There grew a disordered pile of photographs curling into themselves at opposite corners, their backs still grimed with residue.
My first night with my new family.
Held on one hip by a grinning moustached uncle who faced the camera.
My pregnant mother’s nervous smile. The same one she still offers today. The awkwardness of trying to hold one baby and carry another soon to arrive.
A rare glimpse at the grandmother who took me into bed with her when everyone else was alarmed that I remained awake through the night. I was a baby. And my body was still fourteen hours ahead.
The earliest days of my life in Canada.
The back of my hand as I reached for a dimpled yellow ball gently held in the teeth of a smooth-haired dog.
A post-baptismal brunch when the defrosted top tier of my parents’ wedding fruit cake was served with English Breakfast or Earl Grey and milk.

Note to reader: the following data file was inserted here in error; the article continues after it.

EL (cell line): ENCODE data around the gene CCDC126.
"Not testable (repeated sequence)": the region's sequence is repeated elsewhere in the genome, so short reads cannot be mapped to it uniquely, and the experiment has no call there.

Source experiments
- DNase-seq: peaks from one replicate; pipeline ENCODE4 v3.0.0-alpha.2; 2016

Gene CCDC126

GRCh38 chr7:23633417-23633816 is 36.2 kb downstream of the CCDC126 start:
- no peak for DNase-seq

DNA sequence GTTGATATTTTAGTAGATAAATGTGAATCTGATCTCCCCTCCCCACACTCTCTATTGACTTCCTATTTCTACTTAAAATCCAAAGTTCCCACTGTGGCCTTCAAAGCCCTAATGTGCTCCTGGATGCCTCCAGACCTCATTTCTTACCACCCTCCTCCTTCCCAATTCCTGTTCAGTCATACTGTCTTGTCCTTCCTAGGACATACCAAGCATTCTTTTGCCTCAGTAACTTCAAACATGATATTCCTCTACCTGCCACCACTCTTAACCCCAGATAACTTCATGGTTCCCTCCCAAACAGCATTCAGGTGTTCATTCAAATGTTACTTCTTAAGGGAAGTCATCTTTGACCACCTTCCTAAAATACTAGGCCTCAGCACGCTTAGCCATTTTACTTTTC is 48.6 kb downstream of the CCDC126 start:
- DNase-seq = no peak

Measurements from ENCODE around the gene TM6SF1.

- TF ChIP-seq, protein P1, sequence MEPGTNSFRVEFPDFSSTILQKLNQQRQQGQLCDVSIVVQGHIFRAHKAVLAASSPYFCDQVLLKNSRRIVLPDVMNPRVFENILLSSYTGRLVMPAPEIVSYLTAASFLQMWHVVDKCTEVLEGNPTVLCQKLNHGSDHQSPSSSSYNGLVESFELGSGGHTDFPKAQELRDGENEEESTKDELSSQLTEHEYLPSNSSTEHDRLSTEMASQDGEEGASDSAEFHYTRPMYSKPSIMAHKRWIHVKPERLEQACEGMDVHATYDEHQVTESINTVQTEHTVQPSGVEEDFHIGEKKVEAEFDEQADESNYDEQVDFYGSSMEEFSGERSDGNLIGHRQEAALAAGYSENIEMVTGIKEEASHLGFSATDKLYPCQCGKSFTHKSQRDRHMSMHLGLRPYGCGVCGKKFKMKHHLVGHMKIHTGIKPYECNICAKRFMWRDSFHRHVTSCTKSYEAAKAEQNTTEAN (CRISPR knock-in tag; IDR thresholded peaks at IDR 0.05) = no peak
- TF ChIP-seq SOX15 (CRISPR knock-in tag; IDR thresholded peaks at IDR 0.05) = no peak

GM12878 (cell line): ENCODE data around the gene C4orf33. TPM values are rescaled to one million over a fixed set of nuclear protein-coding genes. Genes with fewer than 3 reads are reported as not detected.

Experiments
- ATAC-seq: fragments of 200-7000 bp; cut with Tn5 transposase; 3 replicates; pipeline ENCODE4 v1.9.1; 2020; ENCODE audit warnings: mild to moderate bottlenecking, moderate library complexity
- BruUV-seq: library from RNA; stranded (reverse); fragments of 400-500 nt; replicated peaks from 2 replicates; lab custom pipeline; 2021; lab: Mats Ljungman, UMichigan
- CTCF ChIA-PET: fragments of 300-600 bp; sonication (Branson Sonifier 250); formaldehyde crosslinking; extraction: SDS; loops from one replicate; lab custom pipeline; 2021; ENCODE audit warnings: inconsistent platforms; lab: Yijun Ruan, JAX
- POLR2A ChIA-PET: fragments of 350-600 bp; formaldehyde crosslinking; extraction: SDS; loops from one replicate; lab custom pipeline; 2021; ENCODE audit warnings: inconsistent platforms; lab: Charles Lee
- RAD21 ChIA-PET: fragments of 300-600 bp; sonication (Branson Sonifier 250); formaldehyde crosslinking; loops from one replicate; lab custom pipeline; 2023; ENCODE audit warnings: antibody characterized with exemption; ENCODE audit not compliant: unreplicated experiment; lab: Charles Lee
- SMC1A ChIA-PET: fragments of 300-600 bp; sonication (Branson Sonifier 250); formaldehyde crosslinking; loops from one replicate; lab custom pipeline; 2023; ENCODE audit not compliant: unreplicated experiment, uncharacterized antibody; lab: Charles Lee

The series that captured the weeks following that time I closed a board book on my face and tore the skin off the tip of my nose.
The taming of wild hair into thick pigtails and blunt-cut bangs.
Sitting on the slippery brown couch, with the quilting and the white flowers, my new sister’s bonneted head rested on my lap, the bottom of my patent leather shoes unscuffed.
No one questioned my excavation project. I don’t know what happened to all those sepia toned images. I refilled the albums with pictures of wild animals cut from childhood magazines.
This year, I taught a university course entitled Race, Fashion, and Beauty. I did it because Black, Indigenous, and other People of Colour (BIPOC) are innovative and creative and playful and beautiful, for ourselves and for our kin. But it is a risk because someone might say, “You’re so beautiful” in one breath and in the next, “Your kind is so beautiful.” Or they might ask, “Can’t you take a compliment?” and then, “Can’t you take a joke?”